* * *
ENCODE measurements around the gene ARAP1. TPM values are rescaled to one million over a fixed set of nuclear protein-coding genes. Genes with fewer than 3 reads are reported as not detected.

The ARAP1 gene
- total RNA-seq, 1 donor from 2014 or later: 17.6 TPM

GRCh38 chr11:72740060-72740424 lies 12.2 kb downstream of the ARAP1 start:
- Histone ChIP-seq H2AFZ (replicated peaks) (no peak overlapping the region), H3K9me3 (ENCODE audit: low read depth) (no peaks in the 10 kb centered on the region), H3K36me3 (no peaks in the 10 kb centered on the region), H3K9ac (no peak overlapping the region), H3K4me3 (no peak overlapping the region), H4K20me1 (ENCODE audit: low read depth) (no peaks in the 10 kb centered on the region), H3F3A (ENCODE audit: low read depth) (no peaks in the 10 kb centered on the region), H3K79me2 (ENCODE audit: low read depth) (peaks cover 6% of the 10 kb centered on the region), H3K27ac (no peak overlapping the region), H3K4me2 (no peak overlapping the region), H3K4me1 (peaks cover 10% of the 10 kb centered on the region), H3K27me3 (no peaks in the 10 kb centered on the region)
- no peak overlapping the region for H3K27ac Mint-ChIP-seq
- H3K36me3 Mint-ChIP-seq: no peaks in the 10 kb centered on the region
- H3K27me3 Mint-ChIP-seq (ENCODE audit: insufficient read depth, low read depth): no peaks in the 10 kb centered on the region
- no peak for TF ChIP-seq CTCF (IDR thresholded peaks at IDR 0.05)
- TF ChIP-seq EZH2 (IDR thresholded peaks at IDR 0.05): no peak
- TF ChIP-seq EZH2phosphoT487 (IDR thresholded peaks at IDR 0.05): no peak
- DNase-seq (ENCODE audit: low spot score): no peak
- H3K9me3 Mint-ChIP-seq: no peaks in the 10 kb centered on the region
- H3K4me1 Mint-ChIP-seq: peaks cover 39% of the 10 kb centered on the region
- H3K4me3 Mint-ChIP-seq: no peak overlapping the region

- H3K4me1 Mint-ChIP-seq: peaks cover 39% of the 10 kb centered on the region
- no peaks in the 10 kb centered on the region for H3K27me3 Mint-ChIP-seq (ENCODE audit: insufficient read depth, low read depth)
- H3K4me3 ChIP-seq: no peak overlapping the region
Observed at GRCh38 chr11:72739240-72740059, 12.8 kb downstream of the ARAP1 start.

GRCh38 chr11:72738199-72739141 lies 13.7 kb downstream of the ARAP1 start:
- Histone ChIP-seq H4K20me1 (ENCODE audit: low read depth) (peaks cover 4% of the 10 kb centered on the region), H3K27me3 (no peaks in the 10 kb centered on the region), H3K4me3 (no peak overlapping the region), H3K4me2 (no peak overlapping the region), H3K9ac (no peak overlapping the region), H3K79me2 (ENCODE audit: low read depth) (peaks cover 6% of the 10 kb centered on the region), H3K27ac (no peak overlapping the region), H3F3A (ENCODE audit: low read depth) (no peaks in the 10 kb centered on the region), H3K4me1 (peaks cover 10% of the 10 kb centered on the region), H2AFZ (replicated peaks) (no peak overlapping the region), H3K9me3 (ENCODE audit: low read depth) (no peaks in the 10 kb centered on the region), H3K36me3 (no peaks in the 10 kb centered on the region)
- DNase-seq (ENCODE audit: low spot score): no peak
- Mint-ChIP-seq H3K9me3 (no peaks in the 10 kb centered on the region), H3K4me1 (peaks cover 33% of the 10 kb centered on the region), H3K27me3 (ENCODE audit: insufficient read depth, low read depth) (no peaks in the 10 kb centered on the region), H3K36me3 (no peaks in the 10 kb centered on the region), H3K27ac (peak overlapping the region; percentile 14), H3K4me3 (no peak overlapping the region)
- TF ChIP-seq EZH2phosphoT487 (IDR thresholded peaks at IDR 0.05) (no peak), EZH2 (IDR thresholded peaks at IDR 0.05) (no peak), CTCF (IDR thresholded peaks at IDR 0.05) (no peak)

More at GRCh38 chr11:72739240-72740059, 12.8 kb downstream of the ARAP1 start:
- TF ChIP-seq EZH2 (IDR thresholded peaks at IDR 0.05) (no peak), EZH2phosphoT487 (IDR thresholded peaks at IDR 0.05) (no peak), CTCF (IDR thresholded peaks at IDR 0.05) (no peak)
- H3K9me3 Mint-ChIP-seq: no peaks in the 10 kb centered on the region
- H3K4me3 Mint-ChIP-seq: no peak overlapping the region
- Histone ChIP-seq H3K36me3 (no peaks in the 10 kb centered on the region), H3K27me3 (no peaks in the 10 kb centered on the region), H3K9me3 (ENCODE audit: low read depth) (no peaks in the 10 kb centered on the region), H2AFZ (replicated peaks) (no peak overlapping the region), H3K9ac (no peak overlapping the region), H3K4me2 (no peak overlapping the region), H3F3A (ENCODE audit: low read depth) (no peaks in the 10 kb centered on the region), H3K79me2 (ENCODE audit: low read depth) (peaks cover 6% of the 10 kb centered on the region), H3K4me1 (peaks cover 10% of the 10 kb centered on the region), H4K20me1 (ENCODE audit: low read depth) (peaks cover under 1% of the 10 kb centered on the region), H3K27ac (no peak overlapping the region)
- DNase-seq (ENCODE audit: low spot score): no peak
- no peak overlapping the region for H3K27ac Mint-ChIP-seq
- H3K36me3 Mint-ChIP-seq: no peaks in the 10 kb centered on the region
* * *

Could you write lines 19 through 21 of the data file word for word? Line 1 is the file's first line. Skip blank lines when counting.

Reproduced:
Observed at GRCh38 chr11:72739240-72740059, 12.8 kb downstream of the ARAP1 start.

GRCh38 chr11:72738199-72739141 lies 13.7 kb downstream of the ARAP1 start:
- Histone ChIP-seq H4K20me1 (ENCODE audit: low read depth) (peaks cover 4% of the 10 kb centered on the region), H3K27me3 (no peaks in the 10 kb centered on the region), H3K4me3 (no peak overlapping the region), H3K4me2 (no peak overlapping the region), H3K9ac (no peak overlapping the region), H3K79me2 (ENCODE audit: low read depth) (peaks cover 6% of the 10 kb centered on the region), H3K27ac (no peak overlapping the region), H3F3A (ENCODE audit: low read depth) (no peaks in the 10 kb centered on the region), H3K4me1 (peaks cover 10% of the 10 kb centered on the region), H2AFZ (replicated peaks) (no peak overlapping the region), H3K9me3 (ENCODE audit: low read depth) (no peaks in the 10 kb centered on the region), H3K36me3 (no peaks in the 10 kb centered on the region)